Tin is a soft, ductile, and malleable silver-white metal. Tin can be moulded and stretched into a variety of shapes without splitting because of its elasticity. Tin is also non-toxic, conductive, and corrosion resistant, which makes it popular in the food processing, electronics, and shipping industries. Tinning, also known as “Tin Plating,” is an ancient art form. This article will go through current and prospective applications of tin plating, as well as the coating’s strengths and drawbacks, best practices in tin plating and some more information on the same.
Industries that use Tin Plating
Among other things, tin plating is commonly used in electronics, mechatronics, hardware, fasteners, culinary equipment, and, more recently, solar panels. Devices and components used in aviation, electrical panels and wire connections utilised in the creation of new residences and buildings, and screws, nuts, and bolts utilised in marine hardware are some examples found in the technology sector.
Advantages of Tin Plating
Tin has a number of advantages that make it a good choice for corrosion resistance:
- “Fretting”, that refers to surface-to-surface corrosion.
- Environmental, which refers to tin tarnish caused by sulfur-rich surroundings.
- Excellent solderability and good contact resistance.
- Mirror like aesthetic.
- The ability to choose between matte tin plating for a drab appearance and brilliant tin plating for a glossy finish.
- There is no known toxicity to life on the planet.
- When compared to its higher-cost competitors, such as silver plating and gold plating, tin plating is the most affordable option.
- Tin is useful for more than merely protecting other metals. It also provides a good, clean, low constriction-resistance contact surface as a soft metal. To put it another way, tin creates an ideal surface for electrical current conductivity.
Disadvantages of Tin Plating
Tin’s main flaws are its limited temperature operating window (less than 450° F) and intermetallic phenomena (tin whisker and dendritic crystal growths, or dendrites), the latter of which is well understood but the former not. By bridging and causing shorts in the electronics with which they are assembled, both cause catastrophic damage to electronics. While dendrites migrate due to electromagnetic reactions of tin ions, there is no known or agreed-upon cause for the tin whisker type.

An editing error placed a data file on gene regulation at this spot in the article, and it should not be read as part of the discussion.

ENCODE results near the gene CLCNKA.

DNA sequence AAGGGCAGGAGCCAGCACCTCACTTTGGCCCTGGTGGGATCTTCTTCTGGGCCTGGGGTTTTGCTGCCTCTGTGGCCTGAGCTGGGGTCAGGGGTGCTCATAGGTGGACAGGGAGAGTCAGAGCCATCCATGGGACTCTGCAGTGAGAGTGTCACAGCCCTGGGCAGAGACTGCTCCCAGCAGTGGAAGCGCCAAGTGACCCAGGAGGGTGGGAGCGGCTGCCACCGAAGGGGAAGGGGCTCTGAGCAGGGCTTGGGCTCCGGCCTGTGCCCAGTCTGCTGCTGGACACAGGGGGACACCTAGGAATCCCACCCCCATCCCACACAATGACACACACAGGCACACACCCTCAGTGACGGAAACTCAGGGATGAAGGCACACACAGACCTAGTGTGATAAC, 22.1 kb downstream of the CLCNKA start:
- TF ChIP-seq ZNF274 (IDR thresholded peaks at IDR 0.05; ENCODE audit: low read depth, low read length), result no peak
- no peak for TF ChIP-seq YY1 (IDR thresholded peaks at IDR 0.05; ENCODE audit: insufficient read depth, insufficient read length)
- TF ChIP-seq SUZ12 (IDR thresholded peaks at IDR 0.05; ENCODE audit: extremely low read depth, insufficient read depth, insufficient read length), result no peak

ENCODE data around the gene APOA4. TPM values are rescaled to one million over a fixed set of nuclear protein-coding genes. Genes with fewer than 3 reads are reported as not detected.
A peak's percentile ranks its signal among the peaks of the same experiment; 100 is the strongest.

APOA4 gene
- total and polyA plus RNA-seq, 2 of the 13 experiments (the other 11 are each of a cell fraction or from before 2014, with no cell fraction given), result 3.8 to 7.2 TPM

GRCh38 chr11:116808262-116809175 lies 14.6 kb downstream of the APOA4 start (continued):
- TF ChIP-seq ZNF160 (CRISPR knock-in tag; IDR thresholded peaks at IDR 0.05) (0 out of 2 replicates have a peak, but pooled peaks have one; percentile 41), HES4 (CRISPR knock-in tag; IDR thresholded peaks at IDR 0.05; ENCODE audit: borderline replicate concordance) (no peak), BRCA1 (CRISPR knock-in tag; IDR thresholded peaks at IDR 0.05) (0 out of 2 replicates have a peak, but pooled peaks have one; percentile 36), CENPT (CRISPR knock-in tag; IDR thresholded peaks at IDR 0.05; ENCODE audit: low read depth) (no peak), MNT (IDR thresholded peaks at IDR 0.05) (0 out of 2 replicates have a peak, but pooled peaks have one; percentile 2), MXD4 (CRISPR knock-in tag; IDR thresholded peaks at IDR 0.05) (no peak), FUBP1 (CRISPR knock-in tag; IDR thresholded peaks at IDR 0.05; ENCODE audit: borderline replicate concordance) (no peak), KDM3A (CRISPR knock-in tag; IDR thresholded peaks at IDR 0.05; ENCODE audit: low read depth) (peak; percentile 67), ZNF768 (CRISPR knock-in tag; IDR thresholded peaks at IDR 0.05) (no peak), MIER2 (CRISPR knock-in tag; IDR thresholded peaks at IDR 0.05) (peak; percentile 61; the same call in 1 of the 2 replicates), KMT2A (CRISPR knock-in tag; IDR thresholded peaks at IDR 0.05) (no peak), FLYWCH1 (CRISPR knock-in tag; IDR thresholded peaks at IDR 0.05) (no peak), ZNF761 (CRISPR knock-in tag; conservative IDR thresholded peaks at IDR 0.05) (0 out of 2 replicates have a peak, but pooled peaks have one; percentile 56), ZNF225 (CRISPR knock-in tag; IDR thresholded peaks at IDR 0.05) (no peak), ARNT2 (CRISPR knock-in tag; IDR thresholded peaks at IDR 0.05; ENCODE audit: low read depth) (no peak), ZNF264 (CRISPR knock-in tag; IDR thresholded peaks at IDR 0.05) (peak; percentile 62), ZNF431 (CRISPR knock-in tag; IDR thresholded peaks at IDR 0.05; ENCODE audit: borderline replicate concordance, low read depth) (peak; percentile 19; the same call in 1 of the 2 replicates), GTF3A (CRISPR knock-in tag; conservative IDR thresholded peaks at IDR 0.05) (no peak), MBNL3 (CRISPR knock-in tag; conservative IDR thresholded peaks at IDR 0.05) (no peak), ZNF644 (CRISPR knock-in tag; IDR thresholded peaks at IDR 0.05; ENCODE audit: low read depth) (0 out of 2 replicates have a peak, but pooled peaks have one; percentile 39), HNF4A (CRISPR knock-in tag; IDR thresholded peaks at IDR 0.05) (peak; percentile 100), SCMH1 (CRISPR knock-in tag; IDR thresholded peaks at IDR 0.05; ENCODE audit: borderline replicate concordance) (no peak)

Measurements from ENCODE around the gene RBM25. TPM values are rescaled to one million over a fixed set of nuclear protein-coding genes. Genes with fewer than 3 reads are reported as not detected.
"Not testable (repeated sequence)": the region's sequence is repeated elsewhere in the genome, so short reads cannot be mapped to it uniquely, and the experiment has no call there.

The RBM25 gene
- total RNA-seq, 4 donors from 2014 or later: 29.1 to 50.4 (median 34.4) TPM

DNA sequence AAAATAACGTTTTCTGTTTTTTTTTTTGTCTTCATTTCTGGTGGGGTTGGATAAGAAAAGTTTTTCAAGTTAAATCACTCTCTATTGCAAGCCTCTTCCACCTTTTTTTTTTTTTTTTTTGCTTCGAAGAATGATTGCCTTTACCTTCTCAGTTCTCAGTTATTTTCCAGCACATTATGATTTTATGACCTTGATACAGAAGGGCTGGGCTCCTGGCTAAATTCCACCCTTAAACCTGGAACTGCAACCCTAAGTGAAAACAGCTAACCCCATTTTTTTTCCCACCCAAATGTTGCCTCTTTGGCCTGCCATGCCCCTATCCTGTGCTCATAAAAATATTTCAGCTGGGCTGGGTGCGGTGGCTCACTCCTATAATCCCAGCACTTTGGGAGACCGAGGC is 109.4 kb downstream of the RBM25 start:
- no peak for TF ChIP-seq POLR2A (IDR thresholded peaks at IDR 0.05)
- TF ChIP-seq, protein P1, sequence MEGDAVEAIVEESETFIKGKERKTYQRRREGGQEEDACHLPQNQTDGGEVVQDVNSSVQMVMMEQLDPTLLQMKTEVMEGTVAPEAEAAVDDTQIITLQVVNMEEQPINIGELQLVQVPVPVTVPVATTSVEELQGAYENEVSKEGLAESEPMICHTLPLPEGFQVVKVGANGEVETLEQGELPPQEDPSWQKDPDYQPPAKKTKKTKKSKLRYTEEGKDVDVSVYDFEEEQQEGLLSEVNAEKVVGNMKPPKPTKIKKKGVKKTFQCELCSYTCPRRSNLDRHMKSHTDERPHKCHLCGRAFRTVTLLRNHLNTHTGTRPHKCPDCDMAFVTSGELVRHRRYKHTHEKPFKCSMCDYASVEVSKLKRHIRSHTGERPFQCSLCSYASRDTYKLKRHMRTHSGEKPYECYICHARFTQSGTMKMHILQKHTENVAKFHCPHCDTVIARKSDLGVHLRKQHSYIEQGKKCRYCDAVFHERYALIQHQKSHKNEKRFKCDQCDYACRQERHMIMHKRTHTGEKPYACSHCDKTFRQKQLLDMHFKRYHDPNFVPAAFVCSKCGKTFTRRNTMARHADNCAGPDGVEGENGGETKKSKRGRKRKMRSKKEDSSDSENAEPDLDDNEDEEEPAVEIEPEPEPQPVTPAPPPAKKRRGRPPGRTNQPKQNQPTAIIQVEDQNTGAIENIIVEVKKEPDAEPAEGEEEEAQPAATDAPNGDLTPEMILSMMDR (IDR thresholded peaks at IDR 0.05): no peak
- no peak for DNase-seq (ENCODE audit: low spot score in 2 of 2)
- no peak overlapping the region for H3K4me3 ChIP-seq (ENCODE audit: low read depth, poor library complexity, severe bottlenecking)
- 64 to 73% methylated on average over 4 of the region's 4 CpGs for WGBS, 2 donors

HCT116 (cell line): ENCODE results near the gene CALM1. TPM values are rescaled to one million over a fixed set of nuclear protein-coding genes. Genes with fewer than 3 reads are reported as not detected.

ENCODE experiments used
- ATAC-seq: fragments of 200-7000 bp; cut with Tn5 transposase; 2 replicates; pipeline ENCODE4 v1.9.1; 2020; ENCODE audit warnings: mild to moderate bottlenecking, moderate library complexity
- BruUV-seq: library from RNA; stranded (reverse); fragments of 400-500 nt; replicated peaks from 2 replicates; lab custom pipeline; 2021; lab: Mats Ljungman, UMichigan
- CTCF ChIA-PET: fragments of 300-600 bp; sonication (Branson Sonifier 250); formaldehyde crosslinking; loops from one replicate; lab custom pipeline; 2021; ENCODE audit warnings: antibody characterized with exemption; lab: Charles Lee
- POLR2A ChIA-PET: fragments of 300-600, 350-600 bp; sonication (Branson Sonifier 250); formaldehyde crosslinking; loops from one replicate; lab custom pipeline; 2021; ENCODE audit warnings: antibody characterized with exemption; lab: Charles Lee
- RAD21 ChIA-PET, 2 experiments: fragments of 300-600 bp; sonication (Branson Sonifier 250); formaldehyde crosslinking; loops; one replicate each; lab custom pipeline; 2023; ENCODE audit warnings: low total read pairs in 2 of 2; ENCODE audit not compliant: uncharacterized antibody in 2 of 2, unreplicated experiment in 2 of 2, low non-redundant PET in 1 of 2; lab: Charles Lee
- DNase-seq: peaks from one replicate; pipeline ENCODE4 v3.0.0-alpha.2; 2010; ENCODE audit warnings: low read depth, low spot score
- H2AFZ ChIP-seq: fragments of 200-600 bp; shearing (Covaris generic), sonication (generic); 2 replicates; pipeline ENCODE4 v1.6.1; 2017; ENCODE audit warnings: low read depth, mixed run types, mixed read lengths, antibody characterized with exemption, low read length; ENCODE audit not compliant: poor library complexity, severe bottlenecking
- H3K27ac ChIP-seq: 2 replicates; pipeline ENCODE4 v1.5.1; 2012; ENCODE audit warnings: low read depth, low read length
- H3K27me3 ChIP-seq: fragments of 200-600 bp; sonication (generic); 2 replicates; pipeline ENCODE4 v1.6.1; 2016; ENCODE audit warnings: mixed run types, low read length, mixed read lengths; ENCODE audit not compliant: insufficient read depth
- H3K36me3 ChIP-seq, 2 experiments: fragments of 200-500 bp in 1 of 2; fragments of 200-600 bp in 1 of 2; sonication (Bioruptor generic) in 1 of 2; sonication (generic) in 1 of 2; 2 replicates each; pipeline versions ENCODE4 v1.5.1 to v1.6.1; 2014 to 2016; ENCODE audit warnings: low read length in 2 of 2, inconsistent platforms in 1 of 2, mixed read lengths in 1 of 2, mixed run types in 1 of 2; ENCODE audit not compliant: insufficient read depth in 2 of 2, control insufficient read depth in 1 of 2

Tin plating Procedures that are Reliable
The following is a guide on limiting and improving tin deposition, based on well-known tin plating process processes developed over the past few decades by several research institutions, for-profit chemical manufacturers, and OEMs:
- Under-plates are included in the pre-plating stages.
- Copper and nickel, which are used as under-plate metals, are the most important for a good tin coating.
- When processing through this pre-plate phase, use “LESS” current density.
- Prior to tin electroplating, make sure the parts are as clean as possible. Contaminants on the surface can lead to poor deposit quality in the future.
- To achieve excellent bonding, bake pieces when necessary to eliminate excess hydrogen. When utilising nickel as an underplate, it is desirable to bake the parts prior to plating to limit the likelihood of intermetallic migration.
- Use lower current densities, minimise or eliminate organics in the bath (matte tin plating with a less luminous matte deposit is preferable), and deposit a minimum of 100 inches (2.5m) during tin plating.
- To simulate a hot-dipped tinned item, reflow the tin covering with hot oils or heat lamps. This gives the coating a longer shelf life, avoiding the aforementioned flaws.
Alloys made of tin
Tin has a number of alloys that are commonly used in the electroplating process. Cobalt, lead, nickel, silver (yet under development), and zinc are among them. When nickel and cobalt are alloyed with tin, they produce similar outcomes. They increase hardness, reduce friction, and can be utilised as a functional and ornamental alternative to chromium. Solderability is improved with the use of lead. Zinc is alloyed specifically for better corrosion resistance and is intended to replace cadmium.
You can also passivate the work with standard chromates by adding up to 30% zinc, which adds an extra layer of atmospheric protection. Finally, tin-silver is still being explored for a variety of uses, including higher temperature solders and a potential replacement for pure silver plating in energy generation equipment.
For over a decade, Smart Microns has dominated the electroplating industry with specialisations in silver and gold plating for use in electrical and electronics. For the past 22 years, Smart Microns has been devoting its resources to researching and designing microns. Smart Creations, headquartered in Chennai, India, and being one of the first South Indian companies to launch the concepts of electroplating and Electrophoretic lacquer (ED lacquers), has Smart Microns as its child firm. The Micron electroplating services provided by Smart Microns utilise over 7 metals, including those that are available in various textured finishes.